Filip Bondy of the New York Daily News pondered this question. “There was a time, not so long ago, when I received the Baseball Hall of Fame ballot with great joy and anticipation.” There was also a time when we as fans waited with “great joy and anticipation” for this outcome.
Bondy continued. “It was tremendous fun to mark down each year the maximum 10 candidates for election — for I fully believed the writers had fallen far behind when it came to several deserving players. Some serious catching up was required. Now, though, it’s all a joyless chore.” For fans, this week was pretty joyless as well.
Bondy gives his readers intimate insight on what it was like to face this controversial ballot. “The ballot arrives. I take a deep breath and vote for cheaters I don’t like. I vote for them nonetheless, all the proven and alleged steroid guys. This year I voted for Roger Clemens, Mark McGwire, Sammy Sosa, Barry Bonds and, yes, even Rafael Palmeiro — which means that at least half my ballot was consumed by almost certain law breakers.” Regardless of Bondy’s decision, the first pages of writing the Performance Enhancing Drugs (PED) era of baseball have been written.
So why did Bondy vote the way he did? He opens up in his article for the News, “I believe a voter needs some sort of system, some consistency, and I don’t believe in selective prosecution. Some of these guys are 100% likely PED-users, some are 99% likely, even if they haven’t been caught or convicted. But what of the 50-50 guys, or the 60-40 players? I have no idea. Should I exclude Mike Piazza because some reporters noticed acne on his back? Should I snub Craig Biggio and Jeff Bagwell, because of all the rumors down in Houston?”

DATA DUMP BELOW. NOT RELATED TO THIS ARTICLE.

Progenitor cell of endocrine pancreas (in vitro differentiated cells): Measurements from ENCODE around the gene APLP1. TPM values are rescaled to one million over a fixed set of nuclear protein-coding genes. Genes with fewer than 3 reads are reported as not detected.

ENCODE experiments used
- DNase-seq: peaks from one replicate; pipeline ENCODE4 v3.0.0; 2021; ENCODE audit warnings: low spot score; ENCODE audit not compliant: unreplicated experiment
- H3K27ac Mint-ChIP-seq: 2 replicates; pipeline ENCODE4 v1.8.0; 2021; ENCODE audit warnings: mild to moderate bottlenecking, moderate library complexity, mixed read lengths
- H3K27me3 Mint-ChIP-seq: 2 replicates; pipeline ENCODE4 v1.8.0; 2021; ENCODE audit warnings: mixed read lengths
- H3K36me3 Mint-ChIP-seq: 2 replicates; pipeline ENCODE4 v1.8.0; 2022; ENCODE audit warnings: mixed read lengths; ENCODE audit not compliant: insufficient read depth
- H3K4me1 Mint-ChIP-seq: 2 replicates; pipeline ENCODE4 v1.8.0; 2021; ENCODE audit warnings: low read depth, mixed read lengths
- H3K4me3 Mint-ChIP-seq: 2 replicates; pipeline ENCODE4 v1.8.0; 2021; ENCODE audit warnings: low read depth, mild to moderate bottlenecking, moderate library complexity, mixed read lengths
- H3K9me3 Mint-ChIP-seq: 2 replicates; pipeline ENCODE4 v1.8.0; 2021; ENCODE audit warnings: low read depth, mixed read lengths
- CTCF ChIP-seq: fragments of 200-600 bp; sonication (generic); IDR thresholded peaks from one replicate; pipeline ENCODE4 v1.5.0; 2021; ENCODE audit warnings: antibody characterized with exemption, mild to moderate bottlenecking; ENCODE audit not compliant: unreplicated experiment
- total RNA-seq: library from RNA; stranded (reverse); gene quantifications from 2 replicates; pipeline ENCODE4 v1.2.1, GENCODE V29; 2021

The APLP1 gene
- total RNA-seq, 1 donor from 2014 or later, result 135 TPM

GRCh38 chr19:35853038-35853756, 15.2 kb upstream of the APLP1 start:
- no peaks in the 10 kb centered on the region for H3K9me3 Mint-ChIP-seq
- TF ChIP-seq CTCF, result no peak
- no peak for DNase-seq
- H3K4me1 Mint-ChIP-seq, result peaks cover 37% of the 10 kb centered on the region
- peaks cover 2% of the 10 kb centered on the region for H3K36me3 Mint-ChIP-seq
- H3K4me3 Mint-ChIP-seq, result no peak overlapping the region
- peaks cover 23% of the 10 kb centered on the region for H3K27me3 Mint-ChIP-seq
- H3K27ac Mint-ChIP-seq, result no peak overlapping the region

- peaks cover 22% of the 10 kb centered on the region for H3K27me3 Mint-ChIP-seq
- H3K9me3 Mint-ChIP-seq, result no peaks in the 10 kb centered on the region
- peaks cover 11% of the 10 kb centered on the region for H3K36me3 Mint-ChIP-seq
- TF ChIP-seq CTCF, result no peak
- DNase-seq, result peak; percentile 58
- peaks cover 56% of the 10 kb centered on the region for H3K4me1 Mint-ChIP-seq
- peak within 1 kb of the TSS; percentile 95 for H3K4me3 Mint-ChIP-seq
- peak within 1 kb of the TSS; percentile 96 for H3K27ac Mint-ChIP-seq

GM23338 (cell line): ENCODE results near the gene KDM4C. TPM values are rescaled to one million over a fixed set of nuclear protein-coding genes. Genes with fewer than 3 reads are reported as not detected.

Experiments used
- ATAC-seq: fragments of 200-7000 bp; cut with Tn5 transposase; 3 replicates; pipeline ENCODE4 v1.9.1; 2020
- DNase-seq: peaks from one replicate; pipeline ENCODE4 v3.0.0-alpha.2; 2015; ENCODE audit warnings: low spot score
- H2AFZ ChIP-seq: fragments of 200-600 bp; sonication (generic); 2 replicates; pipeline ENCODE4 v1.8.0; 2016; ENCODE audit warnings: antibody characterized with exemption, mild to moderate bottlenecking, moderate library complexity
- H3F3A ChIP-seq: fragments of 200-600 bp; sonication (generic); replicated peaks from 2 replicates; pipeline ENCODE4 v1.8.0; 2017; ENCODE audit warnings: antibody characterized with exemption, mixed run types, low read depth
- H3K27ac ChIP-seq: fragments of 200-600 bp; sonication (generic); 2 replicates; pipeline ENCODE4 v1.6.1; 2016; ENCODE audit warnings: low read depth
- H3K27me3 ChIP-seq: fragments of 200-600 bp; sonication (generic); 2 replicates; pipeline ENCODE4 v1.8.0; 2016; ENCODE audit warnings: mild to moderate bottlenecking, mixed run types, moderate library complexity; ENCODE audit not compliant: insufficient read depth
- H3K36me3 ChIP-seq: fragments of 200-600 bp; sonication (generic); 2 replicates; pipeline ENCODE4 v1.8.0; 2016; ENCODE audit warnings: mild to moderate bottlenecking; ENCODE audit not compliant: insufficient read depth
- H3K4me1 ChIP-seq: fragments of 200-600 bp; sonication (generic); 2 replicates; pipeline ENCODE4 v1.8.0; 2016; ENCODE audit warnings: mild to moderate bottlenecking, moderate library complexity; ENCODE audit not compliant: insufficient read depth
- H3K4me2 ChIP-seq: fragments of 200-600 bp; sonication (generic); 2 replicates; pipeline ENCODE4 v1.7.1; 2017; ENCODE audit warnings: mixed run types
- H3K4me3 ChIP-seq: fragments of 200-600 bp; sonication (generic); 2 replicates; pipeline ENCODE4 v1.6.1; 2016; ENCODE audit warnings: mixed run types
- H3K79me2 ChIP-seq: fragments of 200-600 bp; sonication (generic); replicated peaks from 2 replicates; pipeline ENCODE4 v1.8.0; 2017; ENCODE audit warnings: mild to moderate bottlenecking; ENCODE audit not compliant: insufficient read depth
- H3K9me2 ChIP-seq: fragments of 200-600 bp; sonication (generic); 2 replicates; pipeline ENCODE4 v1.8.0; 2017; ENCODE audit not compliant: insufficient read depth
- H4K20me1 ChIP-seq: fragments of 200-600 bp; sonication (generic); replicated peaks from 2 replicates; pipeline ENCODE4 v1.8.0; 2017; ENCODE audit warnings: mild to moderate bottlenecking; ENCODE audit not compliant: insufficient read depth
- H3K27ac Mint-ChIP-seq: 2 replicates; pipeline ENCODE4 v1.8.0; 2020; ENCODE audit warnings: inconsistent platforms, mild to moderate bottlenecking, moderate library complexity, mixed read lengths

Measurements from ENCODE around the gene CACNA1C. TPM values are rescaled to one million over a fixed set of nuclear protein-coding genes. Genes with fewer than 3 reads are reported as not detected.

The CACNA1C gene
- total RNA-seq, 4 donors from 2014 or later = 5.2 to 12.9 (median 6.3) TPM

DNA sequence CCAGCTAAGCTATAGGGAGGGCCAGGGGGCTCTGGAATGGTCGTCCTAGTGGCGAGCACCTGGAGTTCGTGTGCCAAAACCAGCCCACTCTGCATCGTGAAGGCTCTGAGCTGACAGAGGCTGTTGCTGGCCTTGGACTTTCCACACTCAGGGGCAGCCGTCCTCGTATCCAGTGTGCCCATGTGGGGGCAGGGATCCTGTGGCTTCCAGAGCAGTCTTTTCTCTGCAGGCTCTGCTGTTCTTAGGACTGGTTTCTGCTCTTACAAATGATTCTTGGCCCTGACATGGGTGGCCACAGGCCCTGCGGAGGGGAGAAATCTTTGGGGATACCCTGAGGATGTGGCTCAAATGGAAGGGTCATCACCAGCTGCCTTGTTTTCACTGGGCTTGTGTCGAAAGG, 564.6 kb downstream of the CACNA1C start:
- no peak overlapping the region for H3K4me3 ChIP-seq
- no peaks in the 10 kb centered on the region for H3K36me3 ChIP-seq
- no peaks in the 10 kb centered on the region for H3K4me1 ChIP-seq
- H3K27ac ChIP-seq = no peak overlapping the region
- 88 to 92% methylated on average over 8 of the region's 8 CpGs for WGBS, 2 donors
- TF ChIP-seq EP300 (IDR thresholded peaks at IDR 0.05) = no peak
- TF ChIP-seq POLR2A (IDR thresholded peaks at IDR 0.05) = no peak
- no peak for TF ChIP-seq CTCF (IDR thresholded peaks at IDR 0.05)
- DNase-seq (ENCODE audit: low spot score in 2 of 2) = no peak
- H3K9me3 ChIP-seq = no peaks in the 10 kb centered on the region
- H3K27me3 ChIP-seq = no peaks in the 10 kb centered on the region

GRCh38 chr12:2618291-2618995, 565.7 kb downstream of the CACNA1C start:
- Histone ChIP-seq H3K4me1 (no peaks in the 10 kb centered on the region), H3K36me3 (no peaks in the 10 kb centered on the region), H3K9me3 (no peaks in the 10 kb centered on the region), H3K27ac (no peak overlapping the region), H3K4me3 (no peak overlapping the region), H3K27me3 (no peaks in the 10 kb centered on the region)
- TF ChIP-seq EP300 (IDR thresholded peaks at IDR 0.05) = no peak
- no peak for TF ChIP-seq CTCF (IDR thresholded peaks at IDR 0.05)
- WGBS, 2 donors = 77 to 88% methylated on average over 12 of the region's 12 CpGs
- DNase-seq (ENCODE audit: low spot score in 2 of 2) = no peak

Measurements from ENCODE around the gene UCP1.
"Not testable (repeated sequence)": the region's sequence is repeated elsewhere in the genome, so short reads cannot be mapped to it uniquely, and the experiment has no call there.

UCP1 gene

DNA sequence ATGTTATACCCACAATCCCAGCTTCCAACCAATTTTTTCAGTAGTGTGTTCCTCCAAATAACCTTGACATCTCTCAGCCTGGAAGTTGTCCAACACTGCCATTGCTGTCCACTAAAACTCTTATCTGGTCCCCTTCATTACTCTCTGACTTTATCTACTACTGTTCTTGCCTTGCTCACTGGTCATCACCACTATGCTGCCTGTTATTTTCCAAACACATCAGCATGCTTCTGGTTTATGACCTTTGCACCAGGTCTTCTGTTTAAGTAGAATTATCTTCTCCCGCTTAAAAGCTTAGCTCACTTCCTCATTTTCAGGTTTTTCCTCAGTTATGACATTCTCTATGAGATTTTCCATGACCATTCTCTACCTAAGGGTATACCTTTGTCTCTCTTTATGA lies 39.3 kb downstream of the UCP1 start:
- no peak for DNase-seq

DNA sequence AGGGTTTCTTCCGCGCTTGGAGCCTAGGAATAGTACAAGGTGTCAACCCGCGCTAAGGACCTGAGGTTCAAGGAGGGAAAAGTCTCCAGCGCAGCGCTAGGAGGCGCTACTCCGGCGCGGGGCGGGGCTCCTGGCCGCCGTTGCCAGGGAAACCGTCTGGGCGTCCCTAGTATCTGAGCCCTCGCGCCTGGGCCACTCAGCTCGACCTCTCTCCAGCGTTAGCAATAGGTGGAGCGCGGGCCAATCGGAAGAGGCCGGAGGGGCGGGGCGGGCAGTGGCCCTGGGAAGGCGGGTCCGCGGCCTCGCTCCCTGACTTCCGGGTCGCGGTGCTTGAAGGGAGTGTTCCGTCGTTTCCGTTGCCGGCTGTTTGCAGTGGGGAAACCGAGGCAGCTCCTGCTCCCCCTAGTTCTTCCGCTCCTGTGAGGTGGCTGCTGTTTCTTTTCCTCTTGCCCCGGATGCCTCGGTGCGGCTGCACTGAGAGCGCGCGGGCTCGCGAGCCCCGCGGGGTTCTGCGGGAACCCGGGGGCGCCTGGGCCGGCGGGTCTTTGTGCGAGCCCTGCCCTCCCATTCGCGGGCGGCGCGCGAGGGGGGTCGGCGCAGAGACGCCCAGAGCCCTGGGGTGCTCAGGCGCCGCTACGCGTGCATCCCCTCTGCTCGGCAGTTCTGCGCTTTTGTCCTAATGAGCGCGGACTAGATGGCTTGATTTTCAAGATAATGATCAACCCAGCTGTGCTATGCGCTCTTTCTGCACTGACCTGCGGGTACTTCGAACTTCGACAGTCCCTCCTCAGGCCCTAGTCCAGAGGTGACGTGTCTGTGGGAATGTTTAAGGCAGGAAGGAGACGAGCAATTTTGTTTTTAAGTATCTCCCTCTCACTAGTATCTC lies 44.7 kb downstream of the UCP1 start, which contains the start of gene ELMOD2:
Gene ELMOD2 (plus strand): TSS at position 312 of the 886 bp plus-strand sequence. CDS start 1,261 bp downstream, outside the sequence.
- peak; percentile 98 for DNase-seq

Bondy ultimately couldn’t do that. He felt he was in no position to know for certain. To Bondy’s point, I agree that steroids were endemic in this era. It is time for the Hall of Fame to recognize this and find away to put that into perspective. This isn’t about a plaque. If the Hall of Fame recognizes itself as a true museum, it is the responsibility of that institution to educate everyone on the subject.
Bondy admits to voting for all of them. He considered their stats and dominance at their position, their endurance and most importantly their value to teams. For Bondy, “I didn’t enjoy mailing in the ballot and I’m not particularly upset that none of these players attracted enough votes from fellow writers. I feel sorry for everyone trying to deal with this issue, including the voters, and grow angrier at the cheaters for dividing us into warring cliques.”
Although right now, we struggle with an imperfect system to recognize the greats of the game. Bondy show us how it still works. “I was proud to vote for Lee Smith, who has been ignored for no particular reason. When he was with the Cubs, I was on the field before a game at Wrigley as he tossed a warm up pitch that bounced past a teammate and hit me on the ankle. I suffered a Hall of Fame bruise, I can attest.”
For Bondy, this is not about Bonds. I agree to the point that these players shouldn’t be judged in one stroke. If you do, then people like Lee Smith are lost to history and that’s not fair. As Bondy concludes, “No PEDs there. At least I don’t think so. We never, ever can be sure again.” For more on Bondy’s insight, check him out on line an in print with the New York Daily News.